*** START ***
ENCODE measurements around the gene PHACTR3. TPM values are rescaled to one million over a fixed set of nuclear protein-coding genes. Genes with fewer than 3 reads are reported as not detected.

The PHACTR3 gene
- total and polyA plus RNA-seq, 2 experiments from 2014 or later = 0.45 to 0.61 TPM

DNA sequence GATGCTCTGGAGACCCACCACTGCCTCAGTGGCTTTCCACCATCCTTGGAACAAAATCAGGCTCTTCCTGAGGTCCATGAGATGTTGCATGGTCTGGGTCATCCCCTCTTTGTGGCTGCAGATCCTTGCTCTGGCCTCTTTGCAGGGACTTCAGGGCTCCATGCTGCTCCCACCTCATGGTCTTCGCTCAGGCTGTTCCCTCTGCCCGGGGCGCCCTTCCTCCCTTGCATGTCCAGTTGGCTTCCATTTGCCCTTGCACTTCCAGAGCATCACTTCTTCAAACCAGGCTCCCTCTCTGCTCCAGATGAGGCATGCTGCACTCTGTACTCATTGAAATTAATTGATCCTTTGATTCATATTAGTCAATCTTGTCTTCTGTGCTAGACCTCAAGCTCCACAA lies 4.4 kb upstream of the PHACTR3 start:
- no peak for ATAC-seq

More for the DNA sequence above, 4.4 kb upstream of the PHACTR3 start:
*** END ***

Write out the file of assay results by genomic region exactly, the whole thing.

ENCODE measurements around the gene PHACTR3. TPM values are rescaled to one million over a fixed set of nuclear protein-coding genes. Genes with fewer than 3 reads are reported as not detected.

The PHACTR3 gene
- total and polyA plus RNA-seq, 2 experiments from 2014 or later = 0.45 to 0.61 TPM

DNA sequence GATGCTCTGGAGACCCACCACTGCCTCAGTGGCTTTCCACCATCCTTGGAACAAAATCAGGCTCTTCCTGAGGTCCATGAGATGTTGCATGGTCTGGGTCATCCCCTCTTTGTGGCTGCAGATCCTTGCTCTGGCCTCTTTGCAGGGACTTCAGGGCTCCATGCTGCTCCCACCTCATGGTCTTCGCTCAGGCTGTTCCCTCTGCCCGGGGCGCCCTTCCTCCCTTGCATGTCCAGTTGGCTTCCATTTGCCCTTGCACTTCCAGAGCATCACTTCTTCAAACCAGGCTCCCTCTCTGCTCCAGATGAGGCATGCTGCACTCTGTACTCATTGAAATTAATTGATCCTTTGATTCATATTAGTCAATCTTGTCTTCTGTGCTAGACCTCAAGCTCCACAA lies 4.4 kb upstream of the PHACTR3 start:
- no peak for ATAC-seq

More for the DNA sequence above, 4.4 kb upstream of the PHACTR3 start: